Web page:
TOS Schoolhouse Planner

     Looking for a way to organize your homeschool for the new school year? How about your materials? Your home and budget? Yourself? Have I got a solution for you! My first TOS Homeschool Crew review discusses the many things the Schoolhouse Planner can do for you. The new 2009-2010 planner is available now at the TOS Magazine’s Schoolhouse Store.


     This planner, in e-book form, sells for $39.00 and supplies you with forms you can use endless times for every part of your homeschooling and home organization.

     This e-book can be printed off or you can enter your information and save it in the document. This feature is so easy to use. The cursor lines up on all the forms and tables perfectly, and you can tab from section to section, and click inside check boxes to enter a check where you want it . I loved playing with it.

     Now, about all the forms you receive – there is everything you need to plan all aspects of your homeschool, organize your materials, and your home life. You receive all kinds of calendars and planning forms for the year, month, and day. I even found one that I had been looking for that allows me to plan for the week with space for my two sons and up to seven subjects with plenty of room to write.

     During your school year, there are logs and records to compile lists of materials used, books read, fieldtrips taken and activities the children enjoyed. As your children progress through their school work, you can make notes on various reports, evaluation sheets, and transcripts.

     But homeschool forms are only half of what you get with this planner. Along with tons of recipes, you are going to love the monthly topics presented in summary and fact sheets. These topics range from the thirteen colonies to the weather to getting into college to name just a few. Each one has fact sheets that go with each topic. In addition to these fact sheets, there are many more. These range from various famous groups of people to countries, states, and their capitals to the periodic table. There is a load of information here, handy to use. I plan on printing these out and having my boys add these to their notebooks for our different subjects for handy reference.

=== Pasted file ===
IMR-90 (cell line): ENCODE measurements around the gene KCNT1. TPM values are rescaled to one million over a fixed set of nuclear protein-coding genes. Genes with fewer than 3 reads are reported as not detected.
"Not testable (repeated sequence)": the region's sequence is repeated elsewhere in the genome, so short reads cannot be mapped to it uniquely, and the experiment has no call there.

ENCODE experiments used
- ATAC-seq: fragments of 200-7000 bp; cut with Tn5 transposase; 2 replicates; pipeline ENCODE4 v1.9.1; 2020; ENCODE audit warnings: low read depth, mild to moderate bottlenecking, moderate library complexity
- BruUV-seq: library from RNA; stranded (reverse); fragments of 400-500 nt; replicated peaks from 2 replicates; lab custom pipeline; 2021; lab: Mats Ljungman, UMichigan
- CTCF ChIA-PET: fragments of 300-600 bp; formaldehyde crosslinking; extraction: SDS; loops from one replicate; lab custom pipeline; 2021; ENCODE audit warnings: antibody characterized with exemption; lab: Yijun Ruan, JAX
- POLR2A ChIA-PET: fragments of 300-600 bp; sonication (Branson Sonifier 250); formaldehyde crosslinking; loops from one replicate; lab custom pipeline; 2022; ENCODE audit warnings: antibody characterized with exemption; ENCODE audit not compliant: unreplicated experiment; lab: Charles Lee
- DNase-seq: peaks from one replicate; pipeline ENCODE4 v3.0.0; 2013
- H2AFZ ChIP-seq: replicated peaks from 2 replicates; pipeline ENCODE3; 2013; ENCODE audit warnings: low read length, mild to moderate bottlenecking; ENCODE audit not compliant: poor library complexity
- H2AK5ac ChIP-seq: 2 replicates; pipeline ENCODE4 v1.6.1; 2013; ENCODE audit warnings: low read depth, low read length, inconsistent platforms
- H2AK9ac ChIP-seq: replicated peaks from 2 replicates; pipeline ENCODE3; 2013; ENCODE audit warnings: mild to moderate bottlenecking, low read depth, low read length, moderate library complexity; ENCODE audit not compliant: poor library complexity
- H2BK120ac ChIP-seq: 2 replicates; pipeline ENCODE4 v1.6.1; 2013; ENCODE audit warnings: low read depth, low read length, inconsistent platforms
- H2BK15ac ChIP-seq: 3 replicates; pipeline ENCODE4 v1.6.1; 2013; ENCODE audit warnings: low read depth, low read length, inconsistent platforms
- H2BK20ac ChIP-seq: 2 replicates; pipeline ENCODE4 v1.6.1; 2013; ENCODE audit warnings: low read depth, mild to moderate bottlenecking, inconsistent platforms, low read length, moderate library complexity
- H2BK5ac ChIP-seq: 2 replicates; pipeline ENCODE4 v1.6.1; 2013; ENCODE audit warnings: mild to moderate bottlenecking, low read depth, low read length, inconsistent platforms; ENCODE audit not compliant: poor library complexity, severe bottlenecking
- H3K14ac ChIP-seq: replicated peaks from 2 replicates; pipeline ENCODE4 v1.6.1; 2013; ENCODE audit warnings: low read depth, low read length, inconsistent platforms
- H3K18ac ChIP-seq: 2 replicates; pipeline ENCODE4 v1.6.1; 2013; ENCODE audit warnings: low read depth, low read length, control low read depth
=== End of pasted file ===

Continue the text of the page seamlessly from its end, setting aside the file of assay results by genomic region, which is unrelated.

Lastly, as a homeschooling mom, I know I need as much help as possible organizing my home life as well. This planner supplies all sorts of forms to help you organize schedules, housekeeping, contact information, and budgeting. There are even chore charts that include pictures for your little ones to use. I love these and wish I had them when my guys were little. I ended up making my own. Now, you don’t have to.

     Check out the 2009-2010 Schoolhouse Planner for yourself. There are pictures of various forms for your review. I know you’ll love it as much as I do. I can’t wait to start planning my new year!

Homeschool Blog Carnivals

Check out these blogs for the new entries for the Carnival of Homeschooling at Principaled Discovery and the Charlotte Mason Homeschooling Carnival at Barefoot Voyage. There are alot of links to many homeschooling blogs with interesting articles about homeschooling in general and homeschooling using Charlotte Mason methods. It’s a smorgasbord to be savored over time! I’m sure you’ll find something you can use and will enjoy.

Using Dictation

Using dictation goes hand in hand with the use of copywork in our house. We use copywork and dictation differently than posted on other Charlotte Mason websites and blogs. We study the same piece of copywork everyday for four days, focusing on different spelling and vocabulary words, literary devices, capitalization, punctuation, and various sentence structures. For more details about how we use copywork, please see the article entitled “Using Copywork.”

After studying a piece of copywork all week, at the end of the week, we use that piece as our dictation piece. As I read the selection phrase by phrase (only once), my children will write it down on a piece of notebooking paper. We then correct it together, as they read it aloud to me and mark whatever they find wrong, with some subtle hints from me. This allows me to determine how well they are grasping the grammatical and spelling skills we have reviewed during the week. Errors are reviewed and explained and those sentences will be used again.

My older child who is more language oriented can work with longer and more complex pieces, rarely making mistakes. While my younger one whose talent lies more in mathematics benefits from this use of copywork and dictation with its additional reinforcement.

The following links have various methods in which to use dictation and copywork and dictation sources: